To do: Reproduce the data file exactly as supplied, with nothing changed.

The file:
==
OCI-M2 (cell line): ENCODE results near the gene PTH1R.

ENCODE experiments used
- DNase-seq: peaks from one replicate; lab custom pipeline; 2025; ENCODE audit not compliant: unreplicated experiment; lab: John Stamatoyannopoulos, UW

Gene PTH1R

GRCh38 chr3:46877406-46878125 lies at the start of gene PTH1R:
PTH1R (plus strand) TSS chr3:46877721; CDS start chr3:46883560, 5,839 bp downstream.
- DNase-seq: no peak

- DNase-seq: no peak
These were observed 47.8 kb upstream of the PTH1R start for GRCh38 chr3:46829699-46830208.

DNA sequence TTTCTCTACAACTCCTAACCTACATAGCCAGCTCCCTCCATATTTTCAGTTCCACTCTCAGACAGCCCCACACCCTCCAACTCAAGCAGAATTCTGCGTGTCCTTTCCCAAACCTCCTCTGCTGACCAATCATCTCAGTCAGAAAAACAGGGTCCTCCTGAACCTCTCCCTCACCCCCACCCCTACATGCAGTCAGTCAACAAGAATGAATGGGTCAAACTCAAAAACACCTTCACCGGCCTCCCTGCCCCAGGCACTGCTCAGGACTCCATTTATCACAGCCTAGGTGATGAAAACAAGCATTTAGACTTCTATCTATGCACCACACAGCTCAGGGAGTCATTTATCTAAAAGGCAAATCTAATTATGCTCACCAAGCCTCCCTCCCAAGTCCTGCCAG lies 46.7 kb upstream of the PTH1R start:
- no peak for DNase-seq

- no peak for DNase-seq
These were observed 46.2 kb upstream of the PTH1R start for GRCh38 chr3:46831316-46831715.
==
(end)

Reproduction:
OCI-M2 (cell line): ENCODE results near the gene PTH1R.

ENCODE experiments used
- DNase-seq: peaks from one replicate; lab custom pipeline; 2025; ENCODE audit not compliant: unreplicated experiment; lab: John Stamatoyannopoulos, UW

Gene PTH1R

GRCh38 chr3:46877406-46878125 lies at the start of gene PTH1R:
PTH1R (plus strand) TSS chr3:46877721; CDS start chr3:46883560, 5,839 bp downstream.
- DNase-seq: no peak

- DNase-seq: no peak
These were observed 47.8 kb upstream of the PTH1R start for GRCh38 chr3:46829699-46830208.

DNA sequence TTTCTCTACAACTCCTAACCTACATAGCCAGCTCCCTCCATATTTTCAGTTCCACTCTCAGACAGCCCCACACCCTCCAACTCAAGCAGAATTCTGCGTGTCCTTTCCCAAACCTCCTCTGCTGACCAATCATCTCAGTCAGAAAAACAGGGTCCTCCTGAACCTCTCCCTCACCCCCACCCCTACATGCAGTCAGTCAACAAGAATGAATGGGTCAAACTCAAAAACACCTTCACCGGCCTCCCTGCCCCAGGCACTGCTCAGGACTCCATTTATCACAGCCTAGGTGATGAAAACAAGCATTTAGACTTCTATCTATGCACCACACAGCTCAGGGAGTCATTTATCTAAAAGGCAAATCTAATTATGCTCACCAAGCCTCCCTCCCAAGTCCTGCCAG lies 46.7 kb upstream of the PTH1R start:
- no peak for DNase-seq

- no peak for DNase-seq
These were observed 46.2 kb upstream of the PTH1R start for GRCh38 chr3:46831316-46831715.